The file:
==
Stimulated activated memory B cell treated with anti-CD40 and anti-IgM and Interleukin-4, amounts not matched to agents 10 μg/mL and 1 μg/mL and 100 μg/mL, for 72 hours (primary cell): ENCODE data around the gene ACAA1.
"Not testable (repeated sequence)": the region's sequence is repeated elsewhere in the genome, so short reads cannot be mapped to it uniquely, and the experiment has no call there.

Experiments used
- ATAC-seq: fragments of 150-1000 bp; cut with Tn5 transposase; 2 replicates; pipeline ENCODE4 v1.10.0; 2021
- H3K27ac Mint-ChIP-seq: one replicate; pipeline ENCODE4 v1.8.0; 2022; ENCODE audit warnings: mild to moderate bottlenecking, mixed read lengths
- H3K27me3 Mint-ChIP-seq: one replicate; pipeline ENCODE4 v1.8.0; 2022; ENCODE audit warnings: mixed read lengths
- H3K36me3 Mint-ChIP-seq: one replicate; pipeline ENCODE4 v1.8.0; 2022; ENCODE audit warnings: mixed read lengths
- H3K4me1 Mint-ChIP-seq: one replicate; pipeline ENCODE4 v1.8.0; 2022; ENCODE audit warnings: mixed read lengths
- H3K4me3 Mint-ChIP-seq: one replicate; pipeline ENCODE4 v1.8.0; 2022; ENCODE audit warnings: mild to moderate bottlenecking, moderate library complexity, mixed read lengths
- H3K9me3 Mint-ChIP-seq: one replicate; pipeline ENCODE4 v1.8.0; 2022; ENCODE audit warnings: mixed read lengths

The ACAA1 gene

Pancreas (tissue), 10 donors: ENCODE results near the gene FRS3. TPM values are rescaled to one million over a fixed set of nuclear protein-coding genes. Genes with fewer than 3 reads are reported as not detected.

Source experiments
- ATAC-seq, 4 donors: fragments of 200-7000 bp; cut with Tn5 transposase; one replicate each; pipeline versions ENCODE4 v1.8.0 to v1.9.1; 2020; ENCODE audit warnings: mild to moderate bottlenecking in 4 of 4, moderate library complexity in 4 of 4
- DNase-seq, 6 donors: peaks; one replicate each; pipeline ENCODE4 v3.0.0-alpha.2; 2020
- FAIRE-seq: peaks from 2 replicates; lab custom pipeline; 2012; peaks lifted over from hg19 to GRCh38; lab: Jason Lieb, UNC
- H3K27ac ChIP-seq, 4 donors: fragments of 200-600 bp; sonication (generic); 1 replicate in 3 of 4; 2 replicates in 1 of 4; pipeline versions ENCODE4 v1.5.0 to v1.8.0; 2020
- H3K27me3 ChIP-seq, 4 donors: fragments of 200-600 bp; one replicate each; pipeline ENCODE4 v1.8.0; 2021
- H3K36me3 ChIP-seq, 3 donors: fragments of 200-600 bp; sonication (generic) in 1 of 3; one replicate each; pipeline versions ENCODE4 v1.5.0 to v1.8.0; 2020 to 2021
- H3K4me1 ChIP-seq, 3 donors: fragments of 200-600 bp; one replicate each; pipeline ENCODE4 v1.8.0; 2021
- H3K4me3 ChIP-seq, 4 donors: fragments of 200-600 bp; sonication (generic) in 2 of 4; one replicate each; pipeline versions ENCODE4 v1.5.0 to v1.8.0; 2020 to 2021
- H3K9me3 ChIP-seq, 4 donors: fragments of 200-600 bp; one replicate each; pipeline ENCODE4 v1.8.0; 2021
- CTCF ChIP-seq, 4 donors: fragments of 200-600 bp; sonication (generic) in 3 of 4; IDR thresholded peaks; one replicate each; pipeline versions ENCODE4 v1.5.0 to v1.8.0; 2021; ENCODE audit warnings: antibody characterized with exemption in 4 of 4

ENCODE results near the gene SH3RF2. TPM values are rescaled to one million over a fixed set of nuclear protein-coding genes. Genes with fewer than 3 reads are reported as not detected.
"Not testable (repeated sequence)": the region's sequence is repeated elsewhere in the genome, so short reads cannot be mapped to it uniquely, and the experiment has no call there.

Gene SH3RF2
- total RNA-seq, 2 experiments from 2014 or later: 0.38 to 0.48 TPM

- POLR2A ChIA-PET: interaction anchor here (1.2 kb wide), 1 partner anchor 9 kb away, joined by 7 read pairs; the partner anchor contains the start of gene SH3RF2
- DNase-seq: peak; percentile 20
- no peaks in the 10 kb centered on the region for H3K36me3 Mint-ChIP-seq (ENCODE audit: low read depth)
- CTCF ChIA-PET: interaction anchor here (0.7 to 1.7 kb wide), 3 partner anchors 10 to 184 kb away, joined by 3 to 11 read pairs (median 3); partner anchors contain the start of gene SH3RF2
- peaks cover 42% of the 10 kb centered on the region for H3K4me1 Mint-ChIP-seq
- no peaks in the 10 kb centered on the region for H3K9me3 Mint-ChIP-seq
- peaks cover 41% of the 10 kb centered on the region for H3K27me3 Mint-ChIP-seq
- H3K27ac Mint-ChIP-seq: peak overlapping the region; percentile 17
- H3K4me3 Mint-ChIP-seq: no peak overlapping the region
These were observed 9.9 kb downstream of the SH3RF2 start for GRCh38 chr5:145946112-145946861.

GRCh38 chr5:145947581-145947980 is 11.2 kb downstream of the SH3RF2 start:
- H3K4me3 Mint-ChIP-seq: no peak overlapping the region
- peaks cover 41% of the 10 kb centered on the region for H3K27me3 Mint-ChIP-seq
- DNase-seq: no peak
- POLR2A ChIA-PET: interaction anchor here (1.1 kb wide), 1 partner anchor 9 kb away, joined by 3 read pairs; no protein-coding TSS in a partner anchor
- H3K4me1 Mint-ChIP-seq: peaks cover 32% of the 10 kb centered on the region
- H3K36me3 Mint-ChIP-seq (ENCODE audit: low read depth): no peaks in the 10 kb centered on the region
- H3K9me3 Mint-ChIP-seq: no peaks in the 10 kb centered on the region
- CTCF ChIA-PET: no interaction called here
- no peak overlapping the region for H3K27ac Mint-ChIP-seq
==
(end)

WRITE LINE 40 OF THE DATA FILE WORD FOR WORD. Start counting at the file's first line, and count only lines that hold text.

- peaks cover 41% of the 10 kb centered on the region for H3K27me3 Mint-ChIP-seq